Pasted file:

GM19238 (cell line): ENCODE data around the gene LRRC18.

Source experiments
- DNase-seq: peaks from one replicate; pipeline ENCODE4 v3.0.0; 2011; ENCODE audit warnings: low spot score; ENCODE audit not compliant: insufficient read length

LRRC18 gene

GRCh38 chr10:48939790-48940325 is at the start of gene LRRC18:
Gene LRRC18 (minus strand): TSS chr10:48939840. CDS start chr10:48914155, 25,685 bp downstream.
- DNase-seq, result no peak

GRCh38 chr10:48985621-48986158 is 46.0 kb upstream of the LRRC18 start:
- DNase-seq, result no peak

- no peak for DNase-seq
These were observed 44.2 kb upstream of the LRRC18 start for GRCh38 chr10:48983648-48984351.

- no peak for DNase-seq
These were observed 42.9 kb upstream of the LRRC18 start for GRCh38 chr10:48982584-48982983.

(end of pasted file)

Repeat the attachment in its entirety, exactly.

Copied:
GM19238 (cell line): ENCODE data around the gene LRRC18.

Source experiments
- DNase-seq: peaks from one replicate; pipeline ENCODE4 v3.0.0; 2011; ENCODE audit warnings: low spot score; ENCODE audit not compliant: insufficient read length

LRRC18 gene

GRCh38 chr10:48939790-48940325 is at the start of gene LRRC18:
Gene LRRC18 (minus strand): TSS chr10:48939840. CDS start chr10:48914155, 25,685 bp downstream.
- DNase-seq, result no peak

GRCh38 chr10:48985621-48986158 is 46.0 kb upstream of the LRRC18 start:
- DNase-seq, result no peak

- no peak for DNase-seq
These were observed 44.2 kb upstream of the LRRC18 start for GRCh38 chr10:48983648-48984351.

- no peak for DNase-seq
These were observed 42.9 kb upstream of the LRRC18 start for GRCh38 chr10:48982584-48982983.